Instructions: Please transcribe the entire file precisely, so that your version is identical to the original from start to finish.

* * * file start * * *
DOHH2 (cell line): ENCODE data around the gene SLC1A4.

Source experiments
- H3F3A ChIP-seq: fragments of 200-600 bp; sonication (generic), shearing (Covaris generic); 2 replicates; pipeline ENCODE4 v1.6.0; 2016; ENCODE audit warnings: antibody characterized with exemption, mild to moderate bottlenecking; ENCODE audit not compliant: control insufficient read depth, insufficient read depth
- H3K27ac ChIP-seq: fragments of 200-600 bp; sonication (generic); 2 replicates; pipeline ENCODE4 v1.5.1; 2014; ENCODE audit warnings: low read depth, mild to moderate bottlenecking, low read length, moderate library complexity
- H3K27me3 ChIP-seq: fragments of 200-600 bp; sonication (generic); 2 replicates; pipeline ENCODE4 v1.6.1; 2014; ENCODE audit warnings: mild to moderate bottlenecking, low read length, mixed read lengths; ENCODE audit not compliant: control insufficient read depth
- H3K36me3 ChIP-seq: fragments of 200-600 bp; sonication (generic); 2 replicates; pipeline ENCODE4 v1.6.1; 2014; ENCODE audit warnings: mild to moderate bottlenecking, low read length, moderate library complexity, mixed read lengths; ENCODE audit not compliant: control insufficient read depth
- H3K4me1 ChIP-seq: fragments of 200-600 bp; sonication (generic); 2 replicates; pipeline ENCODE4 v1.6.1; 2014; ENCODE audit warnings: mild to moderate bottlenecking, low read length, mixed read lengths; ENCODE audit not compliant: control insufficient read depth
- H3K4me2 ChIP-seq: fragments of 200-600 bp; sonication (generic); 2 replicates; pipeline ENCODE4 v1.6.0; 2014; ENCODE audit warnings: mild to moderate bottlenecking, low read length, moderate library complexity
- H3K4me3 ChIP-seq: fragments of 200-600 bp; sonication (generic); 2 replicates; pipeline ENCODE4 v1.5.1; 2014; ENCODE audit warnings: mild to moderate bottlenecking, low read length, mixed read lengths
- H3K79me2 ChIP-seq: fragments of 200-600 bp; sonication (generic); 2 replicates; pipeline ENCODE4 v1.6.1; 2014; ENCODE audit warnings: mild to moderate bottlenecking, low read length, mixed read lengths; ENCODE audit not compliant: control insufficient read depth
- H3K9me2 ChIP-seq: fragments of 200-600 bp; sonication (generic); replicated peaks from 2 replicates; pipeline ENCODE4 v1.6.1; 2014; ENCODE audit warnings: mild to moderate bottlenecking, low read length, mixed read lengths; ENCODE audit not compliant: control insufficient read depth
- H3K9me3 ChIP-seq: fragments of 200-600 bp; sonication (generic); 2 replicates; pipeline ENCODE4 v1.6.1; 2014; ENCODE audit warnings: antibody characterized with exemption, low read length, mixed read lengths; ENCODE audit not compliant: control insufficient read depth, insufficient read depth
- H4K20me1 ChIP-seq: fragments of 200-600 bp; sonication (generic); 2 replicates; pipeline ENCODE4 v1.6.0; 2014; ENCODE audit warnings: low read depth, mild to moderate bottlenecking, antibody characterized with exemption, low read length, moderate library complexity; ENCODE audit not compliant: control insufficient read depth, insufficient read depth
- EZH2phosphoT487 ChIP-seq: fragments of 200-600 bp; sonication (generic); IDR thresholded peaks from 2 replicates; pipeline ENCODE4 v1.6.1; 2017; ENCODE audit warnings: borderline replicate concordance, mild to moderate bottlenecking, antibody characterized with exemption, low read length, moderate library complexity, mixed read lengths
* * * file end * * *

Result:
DOHH2 (cell line): ENCODE data around the gene SLC1A4.

Source experiments
- H3F3A ChIP-seq: fragments of 200-600 bp; sonication (generic), shearing (Covaris generic); 2 replicates; pipeline ENCODE4 v1.6.0; 2016; ENCODE audit warnings: antibody characterized with exemption, mild to moderate bottlenecking; ENCODE audit not compliant: control insufficient read depth, insufficient read depth
- H3K27ac ChIP-seq: fragments of 200-600 bp; sonication (generic); 2 replicates; pipeline ENCODE4 v1.5.1; 2014; ENCODE audit warnings: low read depth, mild to moderate bottlenecking, low read length, moderate library complexity
- H3K27me3 ChIP-seq: fragments of 200-600 bp; sonication (generic); 2 replicates; pipeline ENCODE4 v1.6.1; 2014; ENCODE audit warnings: mild to moderate bottlenecking, low read length, mixed read lengths; ENCODE audit not compliant: control insufficient read depth
- H3K36me3 ChIP-seq: fragments of 200-600 bp; sonication (generic); 2 replicates; pipeline ENCODE4 v1.6.1; 2014; ENCODE audit warnings: mild to moderate bottlenecking, low read length, moderate library complexity, mixed read lengths; ENCODE audit not compliant: control insufficient read depth
- H3K4me1 ChIP-seq: fragments of 200-600 bp; sonication (generic); 2 replicates; pipeline ENCODE4 v1.6.1; 2014; ENCODE audit warnings: mild to moderate bottlenecking, low read length, mixed read lengths; ENCODE audit not compliant: control insufficient read depth
- H3K4me2 ChIP-seq: fragments of 200-600 bp; sonication (generic); 2 replicates; pipeline ENCODE4 v1.6.0; 2014; ENCODE audit warnings: mild to moderate bottlenecking, low read length, moderate library complexity
- H3K4me3 ChIP-seq: fragments of 200-600 bp; sonication (generic); 2 replicates; pipeline ENCODE4 v1.5.1; 2014; ENCODE audit warnings: mild to moderate bottlenecking, low read length, mixed read lengths
- H3K79me2 ChIP-seq: fragments of 200-600 bp; sonication (generic); 2 replicates; pipeline ENCODE4 v1.6.1; 2014; ENCODE audit warnings: mild to moderate bottlenecking, low read length, mixed read lengths; ENCODE audit not compliant: control insufficient read depth
- H3K9me2 ChIP-seq: fragments of 200-600 bp; sonication (generic); replicated peaks from 2 replicates; pipeline ENCODE4 v1.6.1; 2014; ENCODE audit warnings: mild to moderate bottlenecking, low read length, mixed read lengths; ENCODE audit not compliant: control insufficient read depth
- H3K9me3 ChIP-seq: fragments of 200-600 bp; sonication (generic); 2 replicates; pipeline ENCODE4 v1.6.1; 2014; ENCODE audit warnings: antibody characterized with exemption, low read length, mixed read lengths; ENCODE audit not compliant: control insufficient read depth, insufficient read depth
- H4K20me1 ChIP-seq: fragments of 200-600 bp; sonication (generic); 2 replicates; pipeline ENCODE4 v1.6.0; 2014; ENCODE audit warnings: low read depth, mild to moderate bottlenecking, antibody characterized with exemption, low read length, moderate library complexity; ENCODE audit not compliant: control insufficient read depth, insufficient read depth
- EZH2phosphoT487 ChIP-seq: fragments of 200-600 bp; sonication (generic); IDR thresholded peaks from 2 replicates; pipeline ENCODE4 v1.6.1; 2017; ENCODE audit warnings: borderline replicate concordance, mild to moderate bottlenecking, antibody characterized with exemption, low read length, moderate library complexity, mixed read lengths